 Waorani (Ecuador) has a yellow-white term that
does not include red
 Gunu (Cameroon) contains a black-green-blue
composite and a separate blue term
Criticism of Kay
• Much more variability than Kay suggests – both
within and across languages
• Criteria for distinguishing basic colour terms
don’t work
• Colour is often conflated with other properties:
texture, variegation, etc.
• Colour words can only be understood in relation
to the rest of the language
• Colour words have religious and cultural
 Saunders (1992), MacLaury (1997a), Levinson
(2001), MacKeigan (2005)
Colour Term Prototypes
Frequency Distribution of 10,644 WCS
Colour-term Foci (MacLaury, 1997b)
Opponency of red-green and blue-yellow
• Unique red and unique green lights of
equal strength cancel each other out.
A neutral grey colour is perceived.
• After staring at a red surface, a green
afterimage will be seen
Similar effects are observed for yellow and
De Valois et al (1966):
• There are cells in the lateral geniculate
nucleus (LGN) that respond to either red,
yellow, green, blue, black or white, and
which are inhibited by the opposite colour.
• The outputs of these cells corresponds to
the unique hues – and explains the
opponency of red-green and yellow-blue
Problems with the
Psychophysiological Explanation
• The cells which oppose red-green/yellowblue (P-cells) also respond to achromatic
• None of the red-green P-cells show a
response to short wavelength (violet) light
• The null point of red-green P-cells is at
green-yellow – not unique yellow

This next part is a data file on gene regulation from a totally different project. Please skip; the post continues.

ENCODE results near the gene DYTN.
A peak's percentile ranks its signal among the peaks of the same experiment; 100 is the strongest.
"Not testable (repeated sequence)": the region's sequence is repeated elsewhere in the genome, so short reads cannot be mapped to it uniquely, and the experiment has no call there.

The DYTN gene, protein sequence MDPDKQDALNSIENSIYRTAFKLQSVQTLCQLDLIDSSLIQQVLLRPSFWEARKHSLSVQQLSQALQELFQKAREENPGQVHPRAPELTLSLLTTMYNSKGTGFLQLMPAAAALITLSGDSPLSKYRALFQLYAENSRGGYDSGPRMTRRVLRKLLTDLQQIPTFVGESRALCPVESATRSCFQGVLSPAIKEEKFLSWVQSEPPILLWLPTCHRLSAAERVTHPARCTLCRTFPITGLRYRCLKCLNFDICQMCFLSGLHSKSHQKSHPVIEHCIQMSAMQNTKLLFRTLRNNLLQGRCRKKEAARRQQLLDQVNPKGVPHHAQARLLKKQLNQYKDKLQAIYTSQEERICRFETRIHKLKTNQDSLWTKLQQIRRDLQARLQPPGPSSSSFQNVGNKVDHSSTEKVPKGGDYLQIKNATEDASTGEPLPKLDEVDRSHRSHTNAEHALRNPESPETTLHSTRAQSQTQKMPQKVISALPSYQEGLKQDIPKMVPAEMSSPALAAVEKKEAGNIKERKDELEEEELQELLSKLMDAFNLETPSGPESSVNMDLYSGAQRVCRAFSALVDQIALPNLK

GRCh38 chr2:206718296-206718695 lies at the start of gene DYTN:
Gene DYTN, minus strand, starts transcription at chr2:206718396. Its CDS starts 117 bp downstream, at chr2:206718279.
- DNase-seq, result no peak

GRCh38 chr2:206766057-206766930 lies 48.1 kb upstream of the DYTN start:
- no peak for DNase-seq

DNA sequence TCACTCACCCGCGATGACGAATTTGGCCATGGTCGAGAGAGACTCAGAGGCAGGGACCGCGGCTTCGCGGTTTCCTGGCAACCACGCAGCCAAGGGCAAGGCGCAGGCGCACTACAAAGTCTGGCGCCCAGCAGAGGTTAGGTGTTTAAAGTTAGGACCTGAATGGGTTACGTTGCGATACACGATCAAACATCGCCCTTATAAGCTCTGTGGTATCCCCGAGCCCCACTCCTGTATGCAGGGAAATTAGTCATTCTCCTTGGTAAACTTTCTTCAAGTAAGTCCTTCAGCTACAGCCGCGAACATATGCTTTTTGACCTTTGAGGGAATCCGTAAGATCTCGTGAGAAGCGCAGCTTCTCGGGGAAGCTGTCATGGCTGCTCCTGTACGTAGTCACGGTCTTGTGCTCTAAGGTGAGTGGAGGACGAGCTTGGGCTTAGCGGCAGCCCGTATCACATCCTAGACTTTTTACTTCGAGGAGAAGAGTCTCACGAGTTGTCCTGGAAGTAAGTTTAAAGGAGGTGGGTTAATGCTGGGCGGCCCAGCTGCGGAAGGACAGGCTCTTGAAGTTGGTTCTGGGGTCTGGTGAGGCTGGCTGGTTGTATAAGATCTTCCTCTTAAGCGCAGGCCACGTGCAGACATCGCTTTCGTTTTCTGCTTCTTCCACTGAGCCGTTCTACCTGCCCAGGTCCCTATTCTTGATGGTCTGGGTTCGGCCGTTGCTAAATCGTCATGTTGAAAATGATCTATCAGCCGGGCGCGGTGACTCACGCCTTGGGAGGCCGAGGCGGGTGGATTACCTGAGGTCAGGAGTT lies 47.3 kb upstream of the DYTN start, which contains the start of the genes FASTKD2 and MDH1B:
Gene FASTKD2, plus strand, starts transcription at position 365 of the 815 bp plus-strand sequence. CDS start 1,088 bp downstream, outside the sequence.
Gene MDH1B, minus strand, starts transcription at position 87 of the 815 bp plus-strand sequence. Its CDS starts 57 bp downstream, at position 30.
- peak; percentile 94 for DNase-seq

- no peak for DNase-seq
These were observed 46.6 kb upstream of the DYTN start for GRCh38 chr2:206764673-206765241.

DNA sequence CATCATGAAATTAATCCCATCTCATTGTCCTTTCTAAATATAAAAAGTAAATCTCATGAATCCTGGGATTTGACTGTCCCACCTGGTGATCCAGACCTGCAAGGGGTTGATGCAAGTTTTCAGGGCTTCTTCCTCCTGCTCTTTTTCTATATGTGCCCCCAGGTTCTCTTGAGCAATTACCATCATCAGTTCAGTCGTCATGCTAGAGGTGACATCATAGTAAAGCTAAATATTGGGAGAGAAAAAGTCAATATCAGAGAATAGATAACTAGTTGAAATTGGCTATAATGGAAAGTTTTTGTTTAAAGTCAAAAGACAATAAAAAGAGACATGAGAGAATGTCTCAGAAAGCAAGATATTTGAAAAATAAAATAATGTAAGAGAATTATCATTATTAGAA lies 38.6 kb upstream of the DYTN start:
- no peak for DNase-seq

• Shown a selection of colour chips,
American children more often picked out
prototype colours than non prototype ones
(Heider, 1971).
• Given a colour chip and asked to point out
the matching chip in a Munsell array,
children were more often able to point out
the correct chip for prototype colours
(Heider, 1971).
Experiments with Dugum Dani
• Speaker shown colour chip
• 30 seconds later asked to pick it out from
a Munsell array.
The correct colour was picked out more
often for prototype than non-prototype
colours (Heider, 1972).
Learning Colour Categories
Dani speakers were taught colour categories
made up of 5 adjacent chips.
• Categories with central prototype easiest
to learn.
• Those with a peripheral prototype
presented a medium level of difficulty.
• Those with no prototype were hardest
(Rosch (a.k.a. Heider), 1973).
Recent Replications – Roberson et
al (2000)
Experiments with British English and
Berinmo speakers.
• Easier to remember colour if language has
a word for it.
• Berinmo speakers tended to pick
prototype colours from the Munsell array,
even when not shown a prototype.
Gives an impression that prototype
colours are better remembered.
Are results a property of the
Munsell array?
The prototype colours seem to be
perceptually farther from their neighbours
than other colours.
Therefore it’s easier to discriminate them